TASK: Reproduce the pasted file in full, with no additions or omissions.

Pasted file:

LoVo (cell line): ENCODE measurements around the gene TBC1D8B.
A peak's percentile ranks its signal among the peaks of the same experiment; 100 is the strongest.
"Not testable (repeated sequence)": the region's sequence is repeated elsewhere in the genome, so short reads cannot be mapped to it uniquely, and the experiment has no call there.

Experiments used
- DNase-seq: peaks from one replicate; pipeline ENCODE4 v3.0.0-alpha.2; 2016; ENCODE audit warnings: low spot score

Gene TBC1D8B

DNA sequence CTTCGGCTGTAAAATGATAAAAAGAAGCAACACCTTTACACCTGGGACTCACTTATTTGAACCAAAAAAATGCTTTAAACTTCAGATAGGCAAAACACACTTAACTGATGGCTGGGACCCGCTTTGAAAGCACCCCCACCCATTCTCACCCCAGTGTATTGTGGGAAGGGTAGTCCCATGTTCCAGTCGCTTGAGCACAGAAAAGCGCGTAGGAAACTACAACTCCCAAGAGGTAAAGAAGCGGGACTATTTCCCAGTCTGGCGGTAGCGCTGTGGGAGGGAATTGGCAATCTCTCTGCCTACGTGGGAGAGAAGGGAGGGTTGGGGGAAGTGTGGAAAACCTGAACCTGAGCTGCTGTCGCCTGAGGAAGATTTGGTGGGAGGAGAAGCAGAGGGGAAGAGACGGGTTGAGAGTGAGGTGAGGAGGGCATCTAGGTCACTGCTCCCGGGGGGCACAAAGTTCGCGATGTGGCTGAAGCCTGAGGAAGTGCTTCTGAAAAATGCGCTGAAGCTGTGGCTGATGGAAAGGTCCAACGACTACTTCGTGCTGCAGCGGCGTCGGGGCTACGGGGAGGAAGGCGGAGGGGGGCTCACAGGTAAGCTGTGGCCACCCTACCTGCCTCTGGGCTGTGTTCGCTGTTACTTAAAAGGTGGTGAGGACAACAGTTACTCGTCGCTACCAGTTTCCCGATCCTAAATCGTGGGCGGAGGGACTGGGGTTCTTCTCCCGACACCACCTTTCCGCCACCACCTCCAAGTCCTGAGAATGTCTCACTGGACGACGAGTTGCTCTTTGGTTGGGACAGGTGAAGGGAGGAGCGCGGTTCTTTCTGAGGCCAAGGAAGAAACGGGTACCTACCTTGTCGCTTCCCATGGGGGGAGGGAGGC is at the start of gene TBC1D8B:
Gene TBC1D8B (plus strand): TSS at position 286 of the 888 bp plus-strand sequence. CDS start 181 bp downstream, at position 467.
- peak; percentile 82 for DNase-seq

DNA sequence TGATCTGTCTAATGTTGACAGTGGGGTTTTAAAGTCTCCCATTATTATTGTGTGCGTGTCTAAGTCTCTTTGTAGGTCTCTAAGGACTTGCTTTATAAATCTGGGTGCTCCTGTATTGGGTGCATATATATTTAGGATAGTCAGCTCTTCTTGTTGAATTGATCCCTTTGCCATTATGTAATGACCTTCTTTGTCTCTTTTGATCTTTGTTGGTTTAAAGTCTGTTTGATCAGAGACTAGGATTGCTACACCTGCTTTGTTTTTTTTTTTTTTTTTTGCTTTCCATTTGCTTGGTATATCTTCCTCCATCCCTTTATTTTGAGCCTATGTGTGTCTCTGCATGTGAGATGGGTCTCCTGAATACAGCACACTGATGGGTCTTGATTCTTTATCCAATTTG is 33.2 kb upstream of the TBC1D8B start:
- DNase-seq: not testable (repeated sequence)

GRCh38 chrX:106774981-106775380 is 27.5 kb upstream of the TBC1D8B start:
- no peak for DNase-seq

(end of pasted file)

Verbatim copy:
LoVo (cell line): ENCODE measurements around the gene TBC1D8B.
A peak's percentile ranks its signal among the peaks of the same experiment; 100 is the strongest.
"Not testable (repeated sequence)": the region's sequence is repeated elsewhere in the genome, so short reads cannot be mapped to it uniquely, and the experiment has no call there.

Experiments used
- DNase-seq: peaks from one replicate; pipeline ENCODE4 v3.0.0-alpha.2; 2016; ENCODE audit warnings: low spot score

Gene TBC1D8B

DNA sequence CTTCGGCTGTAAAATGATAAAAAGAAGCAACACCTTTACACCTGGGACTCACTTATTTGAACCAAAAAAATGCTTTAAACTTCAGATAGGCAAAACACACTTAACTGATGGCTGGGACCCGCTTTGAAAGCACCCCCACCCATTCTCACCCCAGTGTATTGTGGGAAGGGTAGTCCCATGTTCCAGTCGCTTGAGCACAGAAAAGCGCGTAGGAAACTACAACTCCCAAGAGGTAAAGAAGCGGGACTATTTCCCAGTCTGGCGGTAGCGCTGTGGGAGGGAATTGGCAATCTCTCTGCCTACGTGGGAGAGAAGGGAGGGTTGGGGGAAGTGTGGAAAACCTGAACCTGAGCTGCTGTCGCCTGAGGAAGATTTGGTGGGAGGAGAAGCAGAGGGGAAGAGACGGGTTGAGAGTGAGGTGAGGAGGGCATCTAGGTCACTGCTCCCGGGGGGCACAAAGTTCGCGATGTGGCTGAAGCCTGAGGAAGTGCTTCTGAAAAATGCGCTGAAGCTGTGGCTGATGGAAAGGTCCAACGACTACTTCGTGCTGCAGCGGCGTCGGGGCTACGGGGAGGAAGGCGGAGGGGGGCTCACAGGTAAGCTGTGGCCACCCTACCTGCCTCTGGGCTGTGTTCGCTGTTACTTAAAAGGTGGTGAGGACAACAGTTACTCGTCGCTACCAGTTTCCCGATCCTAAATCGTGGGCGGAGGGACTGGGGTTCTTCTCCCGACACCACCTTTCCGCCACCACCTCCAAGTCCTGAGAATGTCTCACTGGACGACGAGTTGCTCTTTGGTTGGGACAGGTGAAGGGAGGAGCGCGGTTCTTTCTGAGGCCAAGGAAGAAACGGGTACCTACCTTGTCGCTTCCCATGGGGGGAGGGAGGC is at the start of gene TBC1D8B:
Gene TBC1D8B (plus strand): TSS at position 286 of the 888 bp plus-strand sequence. CDS start 181 bp downstream, at position 467.
- peak; percentile 82 for DNase-seq

DNA sequence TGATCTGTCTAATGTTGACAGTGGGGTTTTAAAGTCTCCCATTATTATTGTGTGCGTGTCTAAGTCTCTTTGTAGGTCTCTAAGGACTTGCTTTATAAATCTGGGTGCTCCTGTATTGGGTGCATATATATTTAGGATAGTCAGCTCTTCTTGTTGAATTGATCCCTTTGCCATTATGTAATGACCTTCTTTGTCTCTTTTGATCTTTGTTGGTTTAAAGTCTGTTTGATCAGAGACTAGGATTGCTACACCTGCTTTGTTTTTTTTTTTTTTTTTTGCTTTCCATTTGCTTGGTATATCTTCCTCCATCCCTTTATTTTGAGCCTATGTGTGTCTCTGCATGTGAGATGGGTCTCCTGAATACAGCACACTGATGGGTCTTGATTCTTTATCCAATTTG is 33.2 kb upstream of the TBC1D8B start:
- DNase-seq: not testable (repeated sequence)

GRCh38 chrX:106774981-106775380 is 27.5 kb upstream of the TBC1D8B start:
- no peak for DNase-seq